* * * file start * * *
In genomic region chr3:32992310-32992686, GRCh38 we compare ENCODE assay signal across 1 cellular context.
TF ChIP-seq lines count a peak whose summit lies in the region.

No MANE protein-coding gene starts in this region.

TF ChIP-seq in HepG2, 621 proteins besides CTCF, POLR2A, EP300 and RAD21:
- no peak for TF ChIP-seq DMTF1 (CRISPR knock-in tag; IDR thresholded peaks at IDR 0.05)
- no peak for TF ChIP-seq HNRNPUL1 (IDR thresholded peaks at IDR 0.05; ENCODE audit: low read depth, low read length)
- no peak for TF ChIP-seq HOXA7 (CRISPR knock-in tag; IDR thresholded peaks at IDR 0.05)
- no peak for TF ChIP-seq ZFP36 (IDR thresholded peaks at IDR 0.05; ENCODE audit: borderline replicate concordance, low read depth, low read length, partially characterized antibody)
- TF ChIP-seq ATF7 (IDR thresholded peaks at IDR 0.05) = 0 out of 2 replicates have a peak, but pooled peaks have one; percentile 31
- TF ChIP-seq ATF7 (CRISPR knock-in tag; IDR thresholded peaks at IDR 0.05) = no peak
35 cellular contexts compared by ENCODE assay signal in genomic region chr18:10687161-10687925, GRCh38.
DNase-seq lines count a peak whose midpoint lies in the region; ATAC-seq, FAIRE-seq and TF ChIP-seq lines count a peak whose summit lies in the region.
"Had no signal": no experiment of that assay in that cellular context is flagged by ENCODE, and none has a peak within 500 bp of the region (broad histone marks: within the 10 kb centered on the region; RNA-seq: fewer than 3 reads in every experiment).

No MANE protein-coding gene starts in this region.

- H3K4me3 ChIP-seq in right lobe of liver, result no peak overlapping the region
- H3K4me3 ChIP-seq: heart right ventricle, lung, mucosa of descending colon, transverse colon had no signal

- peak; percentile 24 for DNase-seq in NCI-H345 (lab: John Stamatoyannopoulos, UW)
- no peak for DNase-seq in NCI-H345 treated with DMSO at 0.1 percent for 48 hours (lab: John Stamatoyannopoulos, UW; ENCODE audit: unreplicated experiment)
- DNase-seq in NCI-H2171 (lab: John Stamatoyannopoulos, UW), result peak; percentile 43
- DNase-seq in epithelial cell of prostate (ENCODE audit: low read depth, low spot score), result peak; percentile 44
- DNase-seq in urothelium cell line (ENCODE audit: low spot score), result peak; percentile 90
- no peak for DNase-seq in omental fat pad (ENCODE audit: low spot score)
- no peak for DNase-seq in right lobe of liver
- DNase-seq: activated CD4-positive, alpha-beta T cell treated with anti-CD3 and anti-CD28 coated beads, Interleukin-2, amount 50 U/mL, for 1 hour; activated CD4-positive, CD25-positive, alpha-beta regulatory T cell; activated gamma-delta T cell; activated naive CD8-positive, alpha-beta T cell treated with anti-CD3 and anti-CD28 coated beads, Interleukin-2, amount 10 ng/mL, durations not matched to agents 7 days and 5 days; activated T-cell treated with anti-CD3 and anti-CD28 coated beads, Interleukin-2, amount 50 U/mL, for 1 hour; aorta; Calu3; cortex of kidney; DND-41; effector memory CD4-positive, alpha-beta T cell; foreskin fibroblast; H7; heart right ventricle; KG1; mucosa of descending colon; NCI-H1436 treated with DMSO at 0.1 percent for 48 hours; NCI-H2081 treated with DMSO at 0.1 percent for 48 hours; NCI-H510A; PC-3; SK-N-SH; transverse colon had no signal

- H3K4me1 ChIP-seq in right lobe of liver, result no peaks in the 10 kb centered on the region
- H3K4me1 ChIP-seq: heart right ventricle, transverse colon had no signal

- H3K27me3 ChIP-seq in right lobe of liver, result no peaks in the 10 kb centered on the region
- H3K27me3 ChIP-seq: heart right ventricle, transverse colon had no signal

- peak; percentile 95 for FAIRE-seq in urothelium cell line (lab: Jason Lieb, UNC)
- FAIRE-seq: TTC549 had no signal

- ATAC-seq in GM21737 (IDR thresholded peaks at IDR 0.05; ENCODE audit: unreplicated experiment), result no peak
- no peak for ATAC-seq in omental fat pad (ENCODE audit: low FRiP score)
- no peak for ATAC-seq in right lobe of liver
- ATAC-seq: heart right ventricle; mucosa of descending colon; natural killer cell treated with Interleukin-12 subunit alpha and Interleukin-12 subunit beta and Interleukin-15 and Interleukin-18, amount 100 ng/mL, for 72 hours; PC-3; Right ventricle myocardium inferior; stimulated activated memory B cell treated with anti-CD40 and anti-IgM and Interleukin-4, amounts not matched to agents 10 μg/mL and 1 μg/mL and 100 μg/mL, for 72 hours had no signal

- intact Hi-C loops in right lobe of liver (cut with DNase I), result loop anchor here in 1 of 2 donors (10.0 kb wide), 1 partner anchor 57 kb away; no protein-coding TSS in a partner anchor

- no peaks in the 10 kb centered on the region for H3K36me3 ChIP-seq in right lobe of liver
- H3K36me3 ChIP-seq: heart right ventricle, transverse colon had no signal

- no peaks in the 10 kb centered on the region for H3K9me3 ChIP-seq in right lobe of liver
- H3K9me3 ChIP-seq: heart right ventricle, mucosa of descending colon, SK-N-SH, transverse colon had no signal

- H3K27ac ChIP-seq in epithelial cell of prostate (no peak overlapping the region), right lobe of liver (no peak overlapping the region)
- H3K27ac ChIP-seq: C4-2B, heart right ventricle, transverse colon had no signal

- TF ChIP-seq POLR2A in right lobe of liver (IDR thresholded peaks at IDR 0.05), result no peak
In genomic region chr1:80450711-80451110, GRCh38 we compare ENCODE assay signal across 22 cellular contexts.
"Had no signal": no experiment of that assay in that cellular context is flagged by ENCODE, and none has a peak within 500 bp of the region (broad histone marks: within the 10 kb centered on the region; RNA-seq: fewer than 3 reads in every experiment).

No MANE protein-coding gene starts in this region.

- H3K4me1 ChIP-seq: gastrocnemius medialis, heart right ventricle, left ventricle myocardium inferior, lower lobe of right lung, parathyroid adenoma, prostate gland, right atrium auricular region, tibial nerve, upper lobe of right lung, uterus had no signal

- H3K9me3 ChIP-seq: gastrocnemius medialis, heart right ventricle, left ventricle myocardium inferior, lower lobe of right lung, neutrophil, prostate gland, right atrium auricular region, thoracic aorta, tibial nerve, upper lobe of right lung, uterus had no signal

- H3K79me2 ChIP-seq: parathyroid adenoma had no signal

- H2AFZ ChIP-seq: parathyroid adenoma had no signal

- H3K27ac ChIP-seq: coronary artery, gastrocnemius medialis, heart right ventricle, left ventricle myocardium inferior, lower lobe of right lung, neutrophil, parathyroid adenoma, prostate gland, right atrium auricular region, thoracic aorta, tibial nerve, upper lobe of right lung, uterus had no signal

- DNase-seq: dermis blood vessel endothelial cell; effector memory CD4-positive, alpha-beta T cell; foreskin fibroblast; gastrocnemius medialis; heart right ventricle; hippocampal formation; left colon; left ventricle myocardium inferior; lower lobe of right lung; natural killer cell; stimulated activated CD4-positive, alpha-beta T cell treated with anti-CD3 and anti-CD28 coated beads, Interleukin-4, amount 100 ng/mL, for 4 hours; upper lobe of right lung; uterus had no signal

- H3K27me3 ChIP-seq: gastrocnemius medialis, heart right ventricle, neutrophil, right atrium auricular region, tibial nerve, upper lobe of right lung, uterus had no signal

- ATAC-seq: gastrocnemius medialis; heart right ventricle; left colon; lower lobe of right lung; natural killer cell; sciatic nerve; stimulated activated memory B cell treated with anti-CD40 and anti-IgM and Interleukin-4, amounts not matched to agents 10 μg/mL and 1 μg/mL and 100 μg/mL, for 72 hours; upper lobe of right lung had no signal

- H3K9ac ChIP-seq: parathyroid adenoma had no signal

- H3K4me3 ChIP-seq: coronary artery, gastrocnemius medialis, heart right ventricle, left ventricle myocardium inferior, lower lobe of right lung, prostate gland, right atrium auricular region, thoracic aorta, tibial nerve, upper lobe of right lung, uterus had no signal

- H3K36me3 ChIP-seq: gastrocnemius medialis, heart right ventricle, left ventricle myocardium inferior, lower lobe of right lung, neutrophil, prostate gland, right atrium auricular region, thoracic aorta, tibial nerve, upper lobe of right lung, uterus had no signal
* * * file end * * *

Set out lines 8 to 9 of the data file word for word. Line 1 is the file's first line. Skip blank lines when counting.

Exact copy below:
- no peak for TF ChIP-seq ZFP36 (IDR thresholded peaks at IDR 0.05; ENCODE audit: borderline replicate concordance, low read depth, low read length, partially characterized antibody)
- TF ChIP-seq ATF7 (IDR thresholded peaks at IDR 0.05) = 0 out of 2 replicates have a peak, but pooled peaks have one; percentile 31